For example, in the KSA, contracts involving excessive uncertainty (‘gharar’) or deception are prohibited. Further, they are unenforceable. Similarly, contractual provisions dealing with interest (‘riba’) are generally unenforceable. The position in the KSA is now subject to the operation of the Civil Transactions Law, Royal Decree No. M/199, dated 16 June 2023 – which will enter into force on 16 December but with retrospective effect. This statute reflects the KSA’s aim of providing clear guidelines and enhancing transparency and efficiency in civil transactions.

In the UAE, the local courts will not uphold an agreement giving jurisdiction to a foreign court where the UAE courts themselves would otherwise have jurisdiction to determine the matter before them. Examples include certain matters relating to property situated within the UAE, transactions made in the UAE, or events which occurred in the UAE. Further, clauses purporting to give jurisdiction to foreign courts in matters – including commercial agency, employment, and certain UAE real estate – will not be recognised. This is commercially important because once a UAE court is seized of jurisdiction, it will apply Emirati law to the subject matter of the dispute. Foreign law will be a matter of expert evidence, at best.

Constraints on the scope of law applying to the performance of a construction contract

Even if there are no restrictions on the ability of the parties to choose the applicable law, it is very likely that the laws of the country in which a contract is negotiated, or the project is constructed, will impose mandatory requirements on the parties to the relevant contract.

In China, the law prohibits parties from contracting out of the mandatory minimum warranty periods. The mandatory minimum warranty period for the structure of a building equals the design life of the building, is five years for waterproofing, and two years for mechanical, electrical, and plumbing works. For certain projects, such as public utility projects and residential clusters, it is also mandatory for the contractor to appoint a licenced firm to supervise the quality of the works. These mandatory requirements cannot be displaced through the parties’ selection of the applicable law.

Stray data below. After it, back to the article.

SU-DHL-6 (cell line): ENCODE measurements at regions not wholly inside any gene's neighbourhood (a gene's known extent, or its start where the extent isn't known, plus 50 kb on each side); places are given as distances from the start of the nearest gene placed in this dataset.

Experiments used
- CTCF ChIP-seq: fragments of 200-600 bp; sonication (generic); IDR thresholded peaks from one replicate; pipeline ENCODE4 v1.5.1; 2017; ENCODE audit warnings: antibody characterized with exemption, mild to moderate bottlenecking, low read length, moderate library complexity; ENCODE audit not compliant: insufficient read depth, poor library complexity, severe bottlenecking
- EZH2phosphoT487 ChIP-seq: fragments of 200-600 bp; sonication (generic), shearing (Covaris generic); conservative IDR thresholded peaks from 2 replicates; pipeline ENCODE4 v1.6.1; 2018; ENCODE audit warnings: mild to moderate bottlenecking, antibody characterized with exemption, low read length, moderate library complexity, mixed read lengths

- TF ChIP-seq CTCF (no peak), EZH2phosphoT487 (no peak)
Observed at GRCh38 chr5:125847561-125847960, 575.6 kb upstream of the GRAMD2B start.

In many civil law countries, including KSA and the UAE, the concept of good faith is imported into all contracts regardless of the applicable law – although, notably, both the UAE and the KSA’s Civil Transactions Law include provisions codifying the principle. According to Sharia law, ‘good faith’ equates largely to having good intentions. The requirement for good faith is implied into all contractual relations. Thus, parties owe an obligation to each other before and after the formation of their contract to act in good faith. Parties can rarely avoid a clear term of a contract and, on the contrary, must apply contractual terms in good faith.